The post-2008 austerity measures imposed on Greece made public space in the city of Athens the prime target of economic development and city marketing. These processes are based on aesthetic strategies of ‘cleaning up’ and imposing a certain visual order while disposing signs of deprivation and exclusion in the streets. Public space is embellished, cleaned, and redeveloped not as the result of prosperity but as an instigator of financial investment. Referencing the work of Chantal Mouffe and Jacques Rancière and illustrating a series of cases, this presentation will demonstrate how this exclusionary ‘police order’ of neoliberal consensus confirms and reinforces the borders between the visible and invisible, acceptable and unacceptable. Simultaneously, however, activist groups and civil society initiatives, which have flourished in the post-2008 period, also use public space as the primary arena to contest its privatization and beautification. These actions put forward a more democratic aesthetics of redistribution, based on difference, which emerges as soon as the implemented order meets the world of complexity, boundaries, and resistance.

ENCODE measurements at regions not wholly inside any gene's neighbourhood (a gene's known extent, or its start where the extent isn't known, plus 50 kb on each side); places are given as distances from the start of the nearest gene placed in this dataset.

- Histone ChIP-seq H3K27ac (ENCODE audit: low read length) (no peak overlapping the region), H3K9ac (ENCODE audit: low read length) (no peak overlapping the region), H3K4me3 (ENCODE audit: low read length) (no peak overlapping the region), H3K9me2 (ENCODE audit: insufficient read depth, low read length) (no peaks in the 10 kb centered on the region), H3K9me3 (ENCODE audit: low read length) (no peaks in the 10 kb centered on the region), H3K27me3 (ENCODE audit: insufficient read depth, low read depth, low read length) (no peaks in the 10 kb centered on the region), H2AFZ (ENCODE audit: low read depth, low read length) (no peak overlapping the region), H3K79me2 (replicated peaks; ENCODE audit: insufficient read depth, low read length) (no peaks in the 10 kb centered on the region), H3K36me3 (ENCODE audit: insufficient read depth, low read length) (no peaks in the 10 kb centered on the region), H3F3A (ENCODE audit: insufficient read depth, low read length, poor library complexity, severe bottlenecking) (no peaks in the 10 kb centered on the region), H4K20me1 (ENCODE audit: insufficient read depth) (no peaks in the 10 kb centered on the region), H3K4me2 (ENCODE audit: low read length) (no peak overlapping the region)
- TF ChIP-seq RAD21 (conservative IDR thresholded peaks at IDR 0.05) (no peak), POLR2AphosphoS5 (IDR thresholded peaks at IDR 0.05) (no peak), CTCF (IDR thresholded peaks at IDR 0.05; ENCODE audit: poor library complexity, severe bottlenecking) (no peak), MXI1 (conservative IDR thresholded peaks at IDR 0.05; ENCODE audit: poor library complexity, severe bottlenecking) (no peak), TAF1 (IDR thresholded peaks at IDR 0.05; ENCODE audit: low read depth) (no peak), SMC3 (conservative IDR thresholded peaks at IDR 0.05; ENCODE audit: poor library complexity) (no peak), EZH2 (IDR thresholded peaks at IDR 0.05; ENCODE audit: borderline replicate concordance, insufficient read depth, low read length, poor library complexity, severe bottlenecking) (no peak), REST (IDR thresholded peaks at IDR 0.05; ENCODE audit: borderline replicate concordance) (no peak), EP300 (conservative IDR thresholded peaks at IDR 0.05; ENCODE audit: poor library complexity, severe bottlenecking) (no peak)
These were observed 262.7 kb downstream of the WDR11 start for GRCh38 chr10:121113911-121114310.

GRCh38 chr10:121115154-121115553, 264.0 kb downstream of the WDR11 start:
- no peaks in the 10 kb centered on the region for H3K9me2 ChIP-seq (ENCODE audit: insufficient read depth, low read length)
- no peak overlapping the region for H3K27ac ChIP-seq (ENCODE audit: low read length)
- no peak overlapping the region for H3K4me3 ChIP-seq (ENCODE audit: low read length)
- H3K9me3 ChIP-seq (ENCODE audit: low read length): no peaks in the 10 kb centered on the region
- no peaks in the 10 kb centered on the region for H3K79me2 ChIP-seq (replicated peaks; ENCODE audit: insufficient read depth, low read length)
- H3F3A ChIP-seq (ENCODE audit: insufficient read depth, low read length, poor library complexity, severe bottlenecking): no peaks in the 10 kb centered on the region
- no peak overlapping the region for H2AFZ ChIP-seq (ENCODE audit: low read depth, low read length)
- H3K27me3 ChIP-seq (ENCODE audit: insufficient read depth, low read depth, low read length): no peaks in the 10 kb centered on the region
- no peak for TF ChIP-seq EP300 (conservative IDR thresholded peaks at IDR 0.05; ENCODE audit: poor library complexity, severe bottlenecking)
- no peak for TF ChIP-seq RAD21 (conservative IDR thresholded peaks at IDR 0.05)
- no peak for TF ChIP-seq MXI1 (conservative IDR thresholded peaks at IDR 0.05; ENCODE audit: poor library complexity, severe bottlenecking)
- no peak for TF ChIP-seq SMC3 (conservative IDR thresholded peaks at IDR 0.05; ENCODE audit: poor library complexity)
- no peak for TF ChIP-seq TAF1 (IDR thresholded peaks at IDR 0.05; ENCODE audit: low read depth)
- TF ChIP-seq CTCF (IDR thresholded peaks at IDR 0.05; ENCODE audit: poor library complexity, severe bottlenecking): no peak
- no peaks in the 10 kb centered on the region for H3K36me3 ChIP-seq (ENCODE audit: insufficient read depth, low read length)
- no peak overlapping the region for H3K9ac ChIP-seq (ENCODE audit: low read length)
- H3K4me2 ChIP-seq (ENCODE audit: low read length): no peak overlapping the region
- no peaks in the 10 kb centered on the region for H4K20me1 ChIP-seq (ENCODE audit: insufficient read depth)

The lecture will take place in the framework of the course: Spaces of Solidarity.  The course aims at examining community-driven spaces and spatial processes that pool and share resources to build social cohesion in times of crisis or absence of government, at a variety of scales, places, and contexts. It also attempts to explore environments of community formation and open up a dialogue on the agency of design in enacting and facilitating actions of solidarity.

Cristina Ampatzidou is a researcher and writer with a background in Architecture and Urbanism. She is the founder of Amateur Cities. Currently pursuing her PhD at the University of Groningen on the topic of gaming and urban complexity, Cristina is also a regular contributor to urbanism and architecture magazines and a collaborator of the Architecture Film Festival of Rotterdam.